Planting Trees Where They are Most Needed

Recently, the U.S. Forest Service awarded over $1 billion in competitive grants to expand equitable access to trees and their benefits. Grantees include Los Angeles County and TreePeople, who are working to plant trees where they are most needed.

2 minute read

May 7, 2024, 12:00 PM PDT

By Clement Lau


Close-up on young tree planted on urban median flanked by a sidewalk and a bike lane.

victorgrow / Adobe Stock

Made up of trees on public and private lands, the community or urban forest is essential to a healthy, thriving, and resilient community. When spread equitably and supported by other urban greening measures, a well-managed urban forest can deliver a wide range of benefits such as healthier soil, increased biodiversity, new wildlife habitats, shading from heat, and greater community health and well-being.

Through funding from the Inflation Reduction Act, the U.S. Forest Service is making historic investments in boosting the tree canopy in urban, suburban, and rural communities nationwide. The agency has selected 385 grant proposals from entities working to increase equitable access to trees and green spaces and the many benefits they offer.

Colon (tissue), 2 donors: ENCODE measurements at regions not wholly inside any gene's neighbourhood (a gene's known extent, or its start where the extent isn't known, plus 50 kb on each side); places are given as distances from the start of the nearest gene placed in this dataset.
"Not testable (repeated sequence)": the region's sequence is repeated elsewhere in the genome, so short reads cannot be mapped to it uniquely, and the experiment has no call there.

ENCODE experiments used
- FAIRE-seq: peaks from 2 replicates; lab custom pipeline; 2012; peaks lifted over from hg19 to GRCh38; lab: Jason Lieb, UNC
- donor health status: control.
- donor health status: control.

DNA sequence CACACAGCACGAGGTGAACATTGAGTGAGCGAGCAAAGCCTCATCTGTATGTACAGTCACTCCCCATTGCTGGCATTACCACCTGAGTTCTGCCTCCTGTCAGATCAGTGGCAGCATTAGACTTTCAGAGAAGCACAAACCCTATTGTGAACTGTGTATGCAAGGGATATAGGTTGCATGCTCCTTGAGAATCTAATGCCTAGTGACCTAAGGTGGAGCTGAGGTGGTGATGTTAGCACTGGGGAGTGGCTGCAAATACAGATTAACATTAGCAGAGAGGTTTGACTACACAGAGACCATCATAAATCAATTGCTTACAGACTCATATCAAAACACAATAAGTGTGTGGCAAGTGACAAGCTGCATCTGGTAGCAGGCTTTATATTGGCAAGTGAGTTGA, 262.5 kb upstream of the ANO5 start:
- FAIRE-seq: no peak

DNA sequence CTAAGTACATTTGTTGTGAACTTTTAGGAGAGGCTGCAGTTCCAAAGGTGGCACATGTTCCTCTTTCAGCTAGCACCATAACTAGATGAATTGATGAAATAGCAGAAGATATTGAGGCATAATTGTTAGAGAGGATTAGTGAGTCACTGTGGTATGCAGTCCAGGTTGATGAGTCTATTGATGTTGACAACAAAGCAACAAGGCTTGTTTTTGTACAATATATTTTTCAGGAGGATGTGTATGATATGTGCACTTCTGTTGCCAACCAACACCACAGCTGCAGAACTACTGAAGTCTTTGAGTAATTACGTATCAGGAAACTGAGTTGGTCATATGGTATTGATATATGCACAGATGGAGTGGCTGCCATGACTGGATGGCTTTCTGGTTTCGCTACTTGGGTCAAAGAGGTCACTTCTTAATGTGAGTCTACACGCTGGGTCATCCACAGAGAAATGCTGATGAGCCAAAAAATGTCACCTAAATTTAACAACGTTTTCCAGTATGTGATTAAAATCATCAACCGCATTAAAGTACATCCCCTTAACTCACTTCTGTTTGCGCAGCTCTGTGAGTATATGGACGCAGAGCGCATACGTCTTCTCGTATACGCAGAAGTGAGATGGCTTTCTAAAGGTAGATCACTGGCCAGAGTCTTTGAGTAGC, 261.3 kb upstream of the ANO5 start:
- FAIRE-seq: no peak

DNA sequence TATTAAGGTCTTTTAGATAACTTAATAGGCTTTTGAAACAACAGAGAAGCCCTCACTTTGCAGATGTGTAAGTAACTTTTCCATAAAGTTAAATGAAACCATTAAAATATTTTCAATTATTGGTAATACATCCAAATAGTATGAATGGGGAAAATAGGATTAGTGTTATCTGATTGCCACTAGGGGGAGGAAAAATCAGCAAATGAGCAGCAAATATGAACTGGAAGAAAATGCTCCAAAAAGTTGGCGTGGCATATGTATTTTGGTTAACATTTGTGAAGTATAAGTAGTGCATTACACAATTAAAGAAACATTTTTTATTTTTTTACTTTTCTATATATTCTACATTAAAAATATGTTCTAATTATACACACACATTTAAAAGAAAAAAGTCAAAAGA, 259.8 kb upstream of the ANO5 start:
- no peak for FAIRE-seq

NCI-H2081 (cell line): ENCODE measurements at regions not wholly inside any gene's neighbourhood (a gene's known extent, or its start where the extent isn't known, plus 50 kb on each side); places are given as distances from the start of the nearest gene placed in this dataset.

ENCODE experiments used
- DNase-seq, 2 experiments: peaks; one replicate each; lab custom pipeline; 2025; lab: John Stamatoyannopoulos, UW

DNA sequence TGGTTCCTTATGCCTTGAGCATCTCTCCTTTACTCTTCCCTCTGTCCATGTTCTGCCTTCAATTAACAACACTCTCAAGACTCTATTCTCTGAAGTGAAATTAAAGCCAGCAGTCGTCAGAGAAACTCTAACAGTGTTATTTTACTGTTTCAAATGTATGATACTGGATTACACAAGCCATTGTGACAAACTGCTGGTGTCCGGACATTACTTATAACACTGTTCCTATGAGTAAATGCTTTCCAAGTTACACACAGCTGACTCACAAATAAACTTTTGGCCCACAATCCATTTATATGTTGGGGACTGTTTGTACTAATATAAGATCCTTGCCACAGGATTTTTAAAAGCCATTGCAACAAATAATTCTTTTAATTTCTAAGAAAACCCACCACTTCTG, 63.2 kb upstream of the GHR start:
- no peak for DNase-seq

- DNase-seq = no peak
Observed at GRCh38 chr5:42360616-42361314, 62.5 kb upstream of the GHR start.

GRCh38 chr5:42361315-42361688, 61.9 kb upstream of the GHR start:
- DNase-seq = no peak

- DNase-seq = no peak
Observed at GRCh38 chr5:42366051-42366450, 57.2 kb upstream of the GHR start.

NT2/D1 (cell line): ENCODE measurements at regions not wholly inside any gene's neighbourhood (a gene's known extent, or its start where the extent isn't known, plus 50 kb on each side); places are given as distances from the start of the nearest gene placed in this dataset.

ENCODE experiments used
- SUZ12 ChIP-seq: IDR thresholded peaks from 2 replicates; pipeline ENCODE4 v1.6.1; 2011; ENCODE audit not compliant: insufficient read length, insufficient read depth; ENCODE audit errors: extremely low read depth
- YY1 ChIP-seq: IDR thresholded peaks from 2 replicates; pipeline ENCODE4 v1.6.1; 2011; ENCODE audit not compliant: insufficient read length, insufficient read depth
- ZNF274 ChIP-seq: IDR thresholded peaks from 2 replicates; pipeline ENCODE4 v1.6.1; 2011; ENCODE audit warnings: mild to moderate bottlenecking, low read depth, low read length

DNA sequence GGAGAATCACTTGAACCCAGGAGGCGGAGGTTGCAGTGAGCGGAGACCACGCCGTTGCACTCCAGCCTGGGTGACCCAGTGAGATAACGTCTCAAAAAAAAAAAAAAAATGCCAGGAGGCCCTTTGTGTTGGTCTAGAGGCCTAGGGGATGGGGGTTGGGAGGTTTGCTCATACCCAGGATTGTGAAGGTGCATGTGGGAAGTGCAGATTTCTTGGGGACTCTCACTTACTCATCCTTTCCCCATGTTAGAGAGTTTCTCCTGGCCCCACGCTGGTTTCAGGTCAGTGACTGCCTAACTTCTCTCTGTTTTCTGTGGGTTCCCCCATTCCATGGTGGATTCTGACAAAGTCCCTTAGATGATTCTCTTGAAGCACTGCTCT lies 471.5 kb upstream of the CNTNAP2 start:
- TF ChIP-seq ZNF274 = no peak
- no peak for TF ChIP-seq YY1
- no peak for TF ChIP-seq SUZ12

In this article from the USFS, Andrew Avitt highlights two complementary efforts to expand the community or urban forest in Southern California:

  • Early Action Implementation for LA County Community Forest Management Plan:
    The project addresses the tree canopy deficit within disadvantaged communities in the unincorporated areas of the county by assessing areas of low canopy coverage, planting diverse tree species, and creating workforce development opportunities for the continued maintenance and monitoring of new and existing trees.
  • From Redlining to Greenlining: Planting Justice in SoCal: This project involves planting trees on public and private property trees across communities to maximize environmental benefits such as extreme heat mitigation. This project uses tree planting as a vehicle to engage and empower over 25,000 people in ownership of their urban forest through engagement, education, workforce development, and collaboration.

To learn more about these efforts, please read the source article.

Wednesday, April 24, 2024 in United States Forest Service

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